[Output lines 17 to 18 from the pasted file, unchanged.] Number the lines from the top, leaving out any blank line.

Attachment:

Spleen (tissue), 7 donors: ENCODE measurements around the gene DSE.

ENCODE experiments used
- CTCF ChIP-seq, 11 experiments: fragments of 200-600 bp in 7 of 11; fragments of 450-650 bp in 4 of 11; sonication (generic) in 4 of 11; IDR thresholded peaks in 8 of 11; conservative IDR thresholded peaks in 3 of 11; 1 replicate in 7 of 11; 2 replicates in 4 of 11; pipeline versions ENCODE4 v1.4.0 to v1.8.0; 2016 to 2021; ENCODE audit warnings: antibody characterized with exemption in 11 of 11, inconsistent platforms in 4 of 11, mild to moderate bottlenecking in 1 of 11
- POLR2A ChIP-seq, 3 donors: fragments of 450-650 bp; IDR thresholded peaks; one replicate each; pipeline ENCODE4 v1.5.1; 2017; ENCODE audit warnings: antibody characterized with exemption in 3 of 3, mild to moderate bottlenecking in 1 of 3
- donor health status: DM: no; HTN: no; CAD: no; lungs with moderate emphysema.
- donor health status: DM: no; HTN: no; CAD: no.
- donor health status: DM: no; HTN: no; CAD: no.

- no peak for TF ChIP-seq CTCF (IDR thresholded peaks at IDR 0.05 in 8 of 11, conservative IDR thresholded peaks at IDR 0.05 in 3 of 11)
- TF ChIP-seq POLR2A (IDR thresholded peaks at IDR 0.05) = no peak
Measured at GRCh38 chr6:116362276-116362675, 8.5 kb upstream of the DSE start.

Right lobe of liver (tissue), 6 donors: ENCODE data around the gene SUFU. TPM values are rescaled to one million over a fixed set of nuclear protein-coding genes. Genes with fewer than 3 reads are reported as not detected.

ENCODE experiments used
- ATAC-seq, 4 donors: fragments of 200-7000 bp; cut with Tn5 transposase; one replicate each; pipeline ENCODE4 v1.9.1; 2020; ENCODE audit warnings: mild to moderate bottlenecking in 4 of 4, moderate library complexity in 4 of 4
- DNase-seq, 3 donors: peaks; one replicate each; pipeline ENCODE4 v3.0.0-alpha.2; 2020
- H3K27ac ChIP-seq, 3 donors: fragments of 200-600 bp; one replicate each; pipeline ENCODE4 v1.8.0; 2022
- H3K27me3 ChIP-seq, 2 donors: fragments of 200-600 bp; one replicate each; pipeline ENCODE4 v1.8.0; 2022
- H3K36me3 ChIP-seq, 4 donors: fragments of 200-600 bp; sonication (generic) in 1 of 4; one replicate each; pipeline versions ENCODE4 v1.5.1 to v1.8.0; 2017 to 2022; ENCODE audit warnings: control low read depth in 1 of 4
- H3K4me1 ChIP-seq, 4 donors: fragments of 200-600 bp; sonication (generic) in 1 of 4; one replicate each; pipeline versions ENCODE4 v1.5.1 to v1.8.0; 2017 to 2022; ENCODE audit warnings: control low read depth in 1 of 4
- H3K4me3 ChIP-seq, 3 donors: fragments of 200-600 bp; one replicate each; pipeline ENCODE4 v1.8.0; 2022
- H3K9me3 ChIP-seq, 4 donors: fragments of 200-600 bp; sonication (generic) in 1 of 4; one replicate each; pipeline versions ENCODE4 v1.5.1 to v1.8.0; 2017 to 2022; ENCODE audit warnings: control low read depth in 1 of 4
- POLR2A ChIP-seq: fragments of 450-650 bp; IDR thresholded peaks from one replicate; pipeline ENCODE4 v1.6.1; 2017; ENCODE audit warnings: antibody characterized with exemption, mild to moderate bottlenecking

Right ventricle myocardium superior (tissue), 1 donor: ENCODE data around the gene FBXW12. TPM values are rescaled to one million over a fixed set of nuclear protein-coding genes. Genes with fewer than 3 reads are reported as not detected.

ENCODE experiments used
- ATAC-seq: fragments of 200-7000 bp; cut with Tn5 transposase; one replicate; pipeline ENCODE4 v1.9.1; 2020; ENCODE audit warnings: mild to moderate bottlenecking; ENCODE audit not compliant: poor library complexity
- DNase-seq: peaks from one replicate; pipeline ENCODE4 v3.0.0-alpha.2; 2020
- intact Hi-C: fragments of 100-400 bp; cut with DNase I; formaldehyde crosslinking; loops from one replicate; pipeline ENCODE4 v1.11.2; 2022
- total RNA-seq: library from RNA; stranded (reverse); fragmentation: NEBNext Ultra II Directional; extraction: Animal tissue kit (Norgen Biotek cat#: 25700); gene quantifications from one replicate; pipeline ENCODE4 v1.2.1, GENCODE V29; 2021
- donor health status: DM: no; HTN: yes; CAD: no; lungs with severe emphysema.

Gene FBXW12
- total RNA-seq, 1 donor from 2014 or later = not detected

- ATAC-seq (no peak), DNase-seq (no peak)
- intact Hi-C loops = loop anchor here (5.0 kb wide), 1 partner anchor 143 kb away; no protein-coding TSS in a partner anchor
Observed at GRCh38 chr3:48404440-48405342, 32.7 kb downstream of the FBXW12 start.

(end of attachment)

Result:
- H3K36me3 ChIP-seq, 4 donors: fragments of 200-600 bp; sonication (generic) in 1 of 4; one replicate each; pipeline versions ENCODE4 v1.5.1 to v1.8.0; 2017 to 2022; ENCODE audit warnings: control low read depth in 1 of 4
- H3K4me1 ChIP-seq, 4 donors: fragments of 200-600 bp; sonication (generic) in 1 of 4; one replicate each; pipeline versions ENCODE4 v1.5.1 to v1.8.0; 2017 to 2022; ENCODE audit warnings: control low read depth in 1 of 4